Responsive circles are a tool to repair harm caused within the community. For example, if there is an issue between two students, we have a responsive circle where they both take ownership of whatever the situation was and come to a resolution. Students become equipped with shared language and tools to solve their problems. Students began to say “I need a restorative circle with so-and-so..." - they became a part of the solution.
What has been the impact of shifting your lens to addressing the root cause of a behavior versus punishing for a behavior in itself?
When you use punitive approaches like suspension, you miss an opportunity to ensure a student really learns from their mistake. For example, when a student gets into a fight with another student, you separate them. You don't ever bring them together. You suspend them, call their parents, send them home for a week. But they don't really learn from that behavior because you never really come to the root cause of why they were in the fight in the first place.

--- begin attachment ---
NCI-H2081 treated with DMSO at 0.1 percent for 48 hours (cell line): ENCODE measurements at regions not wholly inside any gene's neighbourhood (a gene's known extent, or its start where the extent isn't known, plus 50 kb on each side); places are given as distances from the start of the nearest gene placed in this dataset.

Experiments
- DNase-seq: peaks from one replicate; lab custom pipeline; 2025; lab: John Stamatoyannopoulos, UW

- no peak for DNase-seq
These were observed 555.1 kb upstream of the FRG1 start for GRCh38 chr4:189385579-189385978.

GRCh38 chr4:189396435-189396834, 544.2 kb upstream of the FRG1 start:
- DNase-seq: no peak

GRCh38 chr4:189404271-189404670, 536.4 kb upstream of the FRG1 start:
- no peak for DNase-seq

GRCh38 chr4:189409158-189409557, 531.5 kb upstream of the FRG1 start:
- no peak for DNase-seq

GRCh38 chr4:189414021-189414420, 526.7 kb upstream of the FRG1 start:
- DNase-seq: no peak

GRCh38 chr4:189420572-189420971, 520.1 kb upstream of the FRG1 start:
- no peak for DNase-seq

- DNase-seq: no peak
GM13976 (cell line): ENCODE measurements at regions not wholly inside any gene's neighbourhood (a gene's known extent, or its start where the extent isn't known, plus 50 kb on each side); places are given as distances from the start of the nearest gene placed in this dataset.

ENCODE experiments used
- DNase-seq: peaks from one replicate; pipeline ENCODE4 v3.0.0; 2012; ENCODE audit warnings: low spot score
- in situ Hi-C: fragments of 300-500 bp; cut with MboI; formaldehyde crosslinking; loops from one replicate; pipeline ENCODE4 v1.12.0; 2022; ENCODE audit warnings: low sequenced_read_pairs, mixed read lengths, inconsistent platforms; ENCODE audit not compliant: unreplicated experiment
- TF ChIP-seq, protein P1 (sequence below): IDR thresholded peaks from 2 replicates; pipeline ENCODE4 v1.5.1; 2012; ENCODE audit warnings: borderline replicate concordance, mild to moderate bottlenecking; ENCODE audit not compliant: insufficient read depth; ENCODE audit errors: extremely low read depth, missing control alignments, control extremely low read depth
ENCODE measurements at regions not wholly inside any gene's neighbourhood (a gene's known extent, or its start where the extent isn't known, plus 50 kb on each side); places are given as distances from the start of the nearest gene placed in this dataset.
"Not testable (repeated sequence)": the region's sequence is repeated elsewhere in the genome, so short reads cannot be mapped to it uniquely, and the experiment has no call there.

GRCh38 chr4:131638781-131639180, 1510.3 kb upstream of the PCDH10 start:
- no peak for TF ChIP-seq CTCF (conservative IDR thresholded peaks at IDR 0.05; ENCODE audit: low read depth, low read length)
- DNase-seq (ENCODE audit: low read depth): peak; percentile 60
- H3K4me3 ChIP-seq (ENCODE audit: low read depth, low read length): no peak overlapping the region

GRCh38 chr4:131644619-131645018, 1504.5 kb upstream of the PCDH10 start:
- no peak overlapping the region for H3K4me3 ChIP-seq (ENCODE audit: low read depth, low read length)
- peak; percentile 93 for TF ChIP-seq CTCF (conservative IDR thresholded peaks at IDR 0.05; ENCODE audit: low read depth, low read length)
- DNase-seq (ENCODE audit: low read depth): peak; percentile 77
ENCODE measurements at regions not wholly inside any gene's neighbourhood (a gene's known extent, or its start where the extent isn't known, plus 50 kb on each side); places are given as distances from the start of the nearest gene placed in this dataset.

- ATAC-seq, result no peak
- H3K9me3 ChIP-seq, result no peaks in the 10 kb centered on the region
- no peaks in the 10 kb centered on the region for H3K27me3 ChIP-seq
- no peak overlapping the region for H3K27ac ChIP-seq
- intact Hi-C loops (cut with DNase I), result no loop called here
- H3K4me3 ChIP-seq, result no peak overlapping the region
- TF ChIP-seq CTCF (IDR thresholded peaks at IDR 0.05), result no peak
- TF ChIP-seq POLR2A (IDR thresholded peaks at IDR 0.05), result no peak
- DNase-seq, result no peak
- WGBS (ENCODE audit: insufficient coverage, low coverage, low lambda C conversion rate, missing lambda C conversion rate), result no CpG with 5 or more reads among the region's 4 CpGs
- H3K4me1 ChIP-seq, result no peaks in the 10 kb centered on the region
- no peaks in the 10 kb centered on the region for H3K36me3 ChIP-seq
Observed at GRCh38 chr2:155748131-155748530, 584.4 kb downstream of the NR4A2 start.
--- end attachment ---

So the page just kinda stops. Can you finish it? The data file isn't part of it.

A restorative approach would seek to understand and resolve the root cause. A trained staff member would have a pre-conference with each student to understand their perspective of what happened. Once they feel more settled down, staff would support the students in a conversation where the students can take responsibility, repair harm, and resolve the issue. The solution comes from the students. It's their voice; it's their ideas. And then you usually don't have a problem again.